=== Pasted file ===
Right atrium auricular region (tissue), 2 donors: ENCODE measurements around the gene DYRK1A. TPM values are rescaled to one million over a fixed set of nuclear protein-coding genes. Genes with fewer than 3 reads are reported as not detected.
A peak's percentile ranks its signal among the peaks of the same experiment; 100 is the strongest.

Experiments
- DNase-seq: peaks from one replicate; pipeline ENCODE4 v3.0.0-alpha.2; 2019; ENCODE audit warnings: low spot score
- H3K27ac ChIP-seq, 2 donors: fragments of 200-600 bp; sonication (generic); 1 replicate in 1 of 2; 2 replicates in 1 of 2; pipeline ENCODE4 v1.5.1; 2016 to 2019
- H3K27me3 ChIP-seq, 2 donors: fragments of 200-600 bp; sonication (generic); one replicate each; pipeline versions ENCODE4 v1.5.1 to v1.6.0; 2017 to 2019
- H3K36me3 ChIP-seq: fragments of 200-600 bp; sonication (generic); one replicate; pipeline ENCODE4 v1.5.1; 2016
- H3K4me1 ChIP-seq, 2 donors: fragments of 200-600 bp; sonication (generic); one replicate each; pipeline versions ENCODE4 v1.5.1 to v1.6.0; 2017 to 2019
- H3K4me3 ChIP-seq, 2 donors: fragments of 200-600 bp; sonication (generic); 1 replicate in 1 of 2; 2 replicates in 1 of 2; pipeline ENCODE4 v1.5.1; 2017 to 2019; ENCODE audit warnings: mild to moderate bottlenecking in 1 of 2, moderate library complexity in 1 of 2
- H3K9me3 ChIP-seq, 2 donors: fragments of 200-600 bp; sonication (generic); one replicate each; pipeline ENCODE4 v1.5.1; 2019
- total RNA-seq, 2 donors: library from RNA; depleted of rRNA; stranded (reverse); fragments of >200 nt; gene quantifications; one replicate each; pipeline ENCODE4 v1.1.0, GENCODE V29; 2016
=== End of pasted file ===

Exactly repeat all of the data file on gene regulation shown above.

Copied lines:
Right atrium auricular region (tissue), 2 donors: ENCODE measurements around the gene DYRK1A. TPM values are rescaled to one million over a fixed set of nuclear protein-coding genes. Genes with fewer than 3 reads are reported as not detected.
A peak's percentile ranks its signal among the peaks of the same experiment; 100 is the strongest.

Experiments
- DNase-seq: peaks from one replicate; pipeline ENCODE4 v3.0.0-alpha.2; 2019; ENCODE audit warnings: low spot score
- H3K27ac ChIP-seq, 2 donors: fragments of 200-600 bp; sonication (generic); 1 replicate in 1 of 2; 2 replicates in 1 of 2; pipeline ENCODE4 v1.5.1; 2016 to 2019
- H3K27me3 ChIP-seq, 2 donors: fragments of 200-600 bp; sonication (generic); one replicate each; pipeline versions ENCODE4 v1.5.1 to v1.6.0; 2017 to 2019
- H3K36me3 ChIP-seq: fragments of 200-600 bp; sonication (generic); one replicate; pipeline ENCODE4 v1.5.1; 2016
- H3K4me1 ChIP-seq, 2 donors: fragments of 200-600 bp; sonication (generic); one replicate each; pipeline versions ENCODE4 v1.5.1 to v1.6.0; 2017 to 2019
- H3K4me3 ChIP-seq, 2 donors: fragments of 200-600 bp; sonication (generic); 1 replicate in 1 of 2; 2 replicates in 1 of 2; pipeline ENCODE4 v1.5.1; 2017 to 2019; ENCODE audit warnings: mild to moderate bottlenecking in 1 of 2, moderate library complexity in 1 of 2
- H3K9me3 ChIP-seq, 2 donors: fragments of 200-600 bp; sonication (generic); one replicate each; pipeline ENCODE4 v1.5.1; 2019
- total RNA-seq, 2 donors: library from RNA; depleted of rRNA; stranded (reverse); fragments of >200 nt; gene quantifications; one replicate each; pipeline ENCODE4 v1.1.0, GENCODE V29; 2016